How Surgical Techs Help the OR Team

Here’s a quick quiz for you--when you see the word “scrubs,” in a medical context, it’s referencing:

  1. The uniforms worn by doctors, nurses and other healthcare providers
  2. Surgical technicians
  3. Both of the above

 

If you answered “both,” you’re right! In some quarters, surgical technicians are called “scrubs” or “operating room technicians” because they “scrub in” with surgical teams and work with them in the OR.

 

But how important are Surgical Techs? It turns out, they’re critically important to helping operating rooms run. They prepare operating rooms for surgery by setting up all the instruments, equipment, sterile drapes, and more. They also assist during the surgeries themselves. “When a surgeon asks for a scalpel, retractor or hemostat, he or she probably is asking for the help of a surgical tech,” a Houston Chronicle reporter wrote in a piece on why surgical techs are essential to OR teams.

 

How to Become a Surgical Technician

What sort of person does it take to become a surgical technician or technologist? According to the director of surgical services at Texas’ Christus St. Catherine Hospital: energetic, detail-oriented, team players who can cope with emergency situations while maintaining a passion for people. Because they spend much of the day on their feet and have to lift a minimum of 75 pounds in most facilities, being in good shape helps, too.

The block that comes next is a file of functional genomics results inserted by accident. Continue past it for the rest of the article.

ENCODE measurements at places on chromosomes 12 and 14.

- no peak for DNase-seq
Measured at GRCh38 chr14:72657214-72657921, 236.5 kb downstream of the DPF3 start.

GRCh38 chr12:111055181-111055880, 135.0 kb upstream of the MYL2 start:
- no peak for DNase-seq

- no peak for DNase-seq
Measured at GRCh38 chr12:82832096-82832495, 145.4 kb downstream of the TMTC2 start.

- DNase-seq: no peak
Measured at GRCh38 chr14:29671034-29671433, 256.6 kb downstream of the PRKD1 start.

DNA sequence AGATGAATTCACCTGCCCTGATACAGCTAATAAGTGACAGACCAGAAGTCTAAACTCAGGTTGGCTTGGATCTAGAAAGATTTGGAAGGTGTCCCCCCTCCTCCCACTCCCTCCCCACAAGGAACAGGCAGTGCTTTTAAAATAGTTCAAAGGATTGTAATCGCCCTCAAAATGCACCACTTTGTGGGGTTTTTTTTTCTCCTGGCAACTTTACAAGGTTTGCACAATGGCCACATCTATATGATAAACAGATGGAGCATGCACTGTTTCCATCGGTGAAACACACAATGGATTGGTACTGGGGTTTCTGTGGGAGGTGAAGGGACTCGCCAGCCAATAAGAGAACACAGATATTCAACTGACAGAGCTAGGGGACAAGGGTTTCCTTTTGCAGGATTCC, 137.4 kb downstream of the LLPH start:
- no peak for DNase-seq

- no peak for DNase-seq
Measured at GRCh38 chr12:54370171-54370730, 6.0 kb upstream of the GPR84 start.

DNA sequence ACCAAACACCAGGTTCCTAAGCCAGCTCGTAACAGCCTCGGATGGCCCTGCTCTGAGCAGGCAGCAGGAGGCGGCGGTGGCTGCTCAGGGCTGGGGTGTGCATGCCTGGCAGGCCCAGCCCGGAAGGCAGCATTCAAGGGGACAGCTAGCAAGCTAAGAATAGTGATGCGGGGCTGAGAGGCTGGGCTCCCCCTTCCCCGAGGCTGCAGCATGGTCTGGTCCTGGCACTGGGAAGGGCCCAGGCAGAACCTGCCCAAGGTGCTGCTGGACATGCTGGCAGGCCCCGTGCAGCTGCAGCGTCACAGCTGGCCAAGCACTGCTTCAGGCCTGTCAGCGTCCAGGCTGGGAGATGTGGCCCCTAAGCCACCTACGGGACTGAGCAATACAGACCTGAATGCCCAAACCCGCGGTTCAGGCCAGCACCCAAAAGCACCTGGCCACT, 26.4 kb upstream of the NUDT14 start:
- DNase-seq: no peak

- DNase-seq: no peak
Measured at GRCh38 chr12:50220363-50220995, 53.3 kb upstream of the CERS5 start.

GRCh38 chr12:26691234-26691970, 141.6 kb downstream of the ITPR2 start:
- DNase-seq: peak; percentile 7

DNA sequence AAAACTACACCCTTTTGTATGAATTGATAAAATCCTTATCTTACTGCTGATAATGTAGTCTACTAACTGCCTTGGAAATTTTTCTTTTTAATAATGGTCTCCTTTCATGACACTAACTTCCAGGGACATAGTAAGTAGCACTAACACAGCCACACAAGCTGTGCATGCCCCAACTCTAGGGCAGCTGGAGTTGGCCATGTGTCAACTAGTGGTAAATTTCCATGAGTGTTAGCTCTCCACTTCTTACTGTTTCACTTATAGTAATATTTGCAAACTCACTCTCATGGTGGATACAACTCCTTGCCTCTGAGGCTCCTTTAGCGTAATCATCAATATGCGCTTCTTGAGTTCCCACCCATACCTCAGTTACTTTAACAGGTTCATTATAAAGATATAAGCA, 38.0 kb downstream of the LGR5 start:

According to the Mayo Foundation for Medical Education and Research, the number of surgical procedures is expected to rise, creating growth in the career sector. And with surgical technologies advancing into fiber optics, lasers and robotics, there’s a growing need for technicians trained in the latest procedures.

 

Fortis Colleges and Institutes can help prepare you for a career in this rewarding field. Fortis campuses in Florida, Louisiana, Maryland, Ohio, Tennessee, Texas and Virginia offer Surgical Technology programs that help prepare students to become members of operating room teams and provide care to patients during the crucial periods of surgery.

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